MongoDB Queues – Why and How We Use Them at FloQast

Apr 05, 2021 | By Joseph Vu

Platform teams vary from company to company. At FloQast, the Platform team's mission is to enable product teams to deliver innovative products faster and autonomously by improving the developer experience and reducing inter-team dependencies.

In this article, we will discuss how the Platform team at FloQast utilizes MongoDB to increase developer efficiency.

The Problem

As FloQast continues to grow, we continue to create more engineering teams in order to provide more functionality for our customers. One common use case amongst each of these teams is the use of a message queue. Traditionally, we've chosen AWS SQS as our message queue service.

A typical developer workflow would look like the following:

  • Create a queue
  • Update application code to push messages to the queue
  • Update consumers to consume from the queue:
    • Update the existing monolithic worker service to consume from the queue, or
    • Create a new service and re-implement SQS
  • Update local setup scripts

This worked out well while we were a relatively small team; however, this has now caused some issues with regard to maintainability and duplication of work. We've had to create numerous queues for each of our environments, as well as individual queues for each developer, requiring the need to maintain local setup scripts and documentation (which more often than not is an afterthought). Additionally, we were then forced to either continue making updates to an existing monolithic service or re-implement SQS in a new service.

Our Solution

The way we've chosen to alleviate some of the pain points is by simplifying and abstracting the queue. Developers shouldn't have to worry about the queue implementation. They only need to know how to add messages to a queue and how to process messages from a queue.

Although we've already used AWS SQS to an extent, we've opted to use MongoDB as a message queue instead. There were several reasons we decided to take this approach. The first was so that we could avoid having to maintain a separate queue for each environment (we have an environment per team in addition to QA and production) as well as a separate queue per developer (I know, crazy!). The reason why we have separate queues for each developer is so that we can avoid consuming each others' messages. The second was that we already had MongoDB available in all of our existing systems. This significantly reduced ramp-up time as developers no longer needed to familiarize themselves with SQS, modify infrastructure code (we use Terraform), or maintain local setup scripts.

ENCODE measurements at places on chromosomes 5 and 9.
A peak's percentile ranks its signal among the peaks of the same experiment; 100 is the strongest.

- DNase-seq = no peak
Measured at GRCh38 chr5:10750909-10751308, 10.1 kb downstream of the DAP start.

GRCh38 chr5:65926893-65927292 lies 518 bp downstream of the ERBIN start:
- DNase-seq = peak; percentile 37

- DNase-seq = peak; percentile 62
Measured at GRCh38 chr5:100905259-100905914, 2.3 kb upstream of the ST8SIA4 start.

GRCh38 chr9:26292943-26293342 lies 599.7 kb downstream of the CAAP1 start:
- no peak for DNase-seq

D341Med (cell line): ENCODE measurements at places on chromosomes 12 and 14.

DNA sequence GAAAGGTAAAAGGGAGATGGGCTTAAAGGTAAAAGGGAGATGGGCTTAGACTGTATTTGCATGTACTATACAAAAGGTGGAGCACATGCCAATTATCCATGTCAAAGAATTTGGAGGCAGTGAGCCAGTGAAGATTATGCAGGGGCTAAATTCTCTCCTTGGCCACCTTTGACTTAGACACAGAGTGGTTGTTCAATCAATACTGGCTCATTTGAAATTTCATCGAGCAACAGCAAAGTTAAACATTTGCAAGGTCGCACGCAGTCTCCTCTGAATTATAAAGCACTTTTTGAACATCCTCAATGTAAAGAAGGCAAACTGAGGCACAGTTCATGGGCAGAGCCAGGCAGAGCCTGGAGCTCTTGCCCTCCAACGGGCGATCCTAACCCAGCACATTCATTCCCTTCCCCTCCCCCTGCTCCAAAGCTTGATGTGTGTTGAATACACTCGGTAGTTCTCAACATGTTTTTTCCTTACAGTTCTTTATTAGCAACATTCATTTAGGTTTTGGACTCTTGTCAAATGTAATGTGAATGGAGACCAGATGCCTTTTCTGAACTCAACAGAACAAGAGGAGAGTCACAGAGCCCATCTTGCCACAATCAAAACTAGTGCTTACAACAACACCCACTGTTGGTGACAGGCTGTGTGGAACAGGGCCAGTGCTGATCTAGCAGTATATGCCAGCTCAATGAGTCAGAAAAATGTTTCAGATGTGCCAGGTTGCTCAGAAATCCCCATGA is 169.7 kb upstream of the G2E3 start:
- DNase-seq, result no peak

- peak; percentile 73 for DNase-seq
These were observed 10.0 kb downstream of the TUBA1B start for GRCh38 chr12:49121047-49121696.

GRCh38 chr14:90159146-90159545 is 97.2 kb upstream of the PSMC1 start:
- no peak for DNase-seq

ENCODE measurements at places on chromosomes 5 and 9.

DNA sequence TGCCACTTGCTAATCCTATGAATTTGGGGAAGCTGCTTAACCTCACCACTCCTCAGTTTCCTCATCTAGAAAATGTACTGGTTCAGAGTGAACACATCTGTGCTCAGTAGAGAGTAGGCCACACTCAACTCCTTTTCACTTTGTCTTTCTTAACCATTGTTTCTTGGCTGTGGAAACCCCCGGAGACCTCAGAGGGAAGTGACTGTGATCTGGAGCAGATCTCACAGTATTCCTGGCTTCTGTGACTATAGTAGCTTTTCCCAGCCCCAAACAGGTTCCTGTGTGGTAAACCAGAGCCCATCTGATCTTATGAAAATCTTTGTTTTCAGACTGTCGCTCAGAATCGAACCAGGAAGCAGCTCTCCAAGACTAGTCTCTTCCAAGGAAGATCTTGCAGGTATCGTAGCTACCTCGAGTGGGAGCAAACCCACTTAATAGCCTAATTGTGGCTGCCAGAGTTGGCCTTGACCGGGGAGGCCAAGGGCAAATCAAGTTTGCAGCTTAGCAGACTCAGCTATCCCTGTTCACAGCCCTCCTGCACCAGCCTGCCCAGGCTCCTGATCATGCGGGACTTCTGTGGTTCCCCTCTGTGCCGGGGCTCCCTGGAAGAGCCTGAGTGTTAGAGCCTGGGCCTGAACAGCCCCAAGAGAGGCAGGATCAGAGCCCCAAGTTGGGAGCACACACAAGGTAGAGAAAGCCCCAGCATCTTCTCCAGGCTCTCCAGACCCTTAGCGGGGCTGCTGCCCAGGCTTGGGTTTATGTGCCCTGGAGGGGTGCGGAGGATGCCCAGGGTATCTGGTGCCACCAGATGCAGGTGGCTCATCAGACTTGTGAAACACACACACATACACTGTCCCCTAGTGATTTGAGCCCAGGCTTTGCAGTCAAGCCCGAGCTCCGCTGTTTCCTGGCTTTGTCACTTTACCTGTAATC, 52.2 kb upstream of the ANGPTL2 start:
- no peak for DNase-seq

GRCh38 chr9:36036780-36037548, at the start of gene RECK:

What it looks like in development

As we continue to move towards a microservice-based architecture, we've chosen AWS Lambda as our technology of choice for both processing messages from a queue as well as providing the ability to push messages to queues. This removes the need to modify existing services in favor of a separately deployable Lambda. We've provided abstractions via Lambda Layers that allow developers to easily add messages to any queue.

The typical developer workflow now looks like this:

  • Update application code to push messages to the queue
  • Write lambda code to consume from the queue

Adding messages to the queue looks like so:

// Available via a lambda layer
const { addMessage } = require('floqast-queue');

exports.handler = async (event, context) => {
    const queueName = 'test-queue';
    const payload = {
        message: 'Hello World!'
    };
    const messageId = await addMessage({
        queueName,
        payload
    });
    console.log(`Added message: ${messageId} to queue: ${queueName}`);
};

 

Lambda code that will run when a message is added to the queue:

exports.handler = async (event) => {
    const {
        queueName,
        message: {
            id,
            payload
        }
    } = event;

    console.log(`Received message: ${id} from queue: ${queueName} with payload: ${JSON.stringify(payload)}`);
};

 

Lastly, in order to facilitate the polling and processing of messages, we set up a service that uses MongoDB's atomic findAndModify method to grab the first item in the queue (FIFO) and invoke a lambda based on a set of rules provided by the developer. As part of the Lambda deployment, a rules.json file must specify both the name of the lambda and the name of the queue so that they can be synced with this service at deploy time. The rules.json will look like so:


{
    "rules": [
        {
            "queueName": "test-queue",
            "lambdaName": "test-lambda"
        }
    ]
}

 

There are additional properties such as the visibility timeout, dead queue, max concurrency or max retries that can be configured as well via the rules.json but are out of scope for this article.

Conclusion

We're not oblivious to the pros of having a dedicated messaging system; however, the maintainability and ease of implementation made MongoDB a good choice for us at this time. We will continue to monitor our systems to see whether MongoDB becomes a bottleneck. Furthermore, due to the way we've abstracted the queueing implementation, in the event that this becomes an issue, we can easily swap out MongoDB in favor of a dedicated messaging system without ever having to modify a developer's existing Lambda code.


    
        
Joseph Vu
Joseph is a Senior Software Engineer on the Platform team at FloQast. You can find him making his way through every coffee shop.

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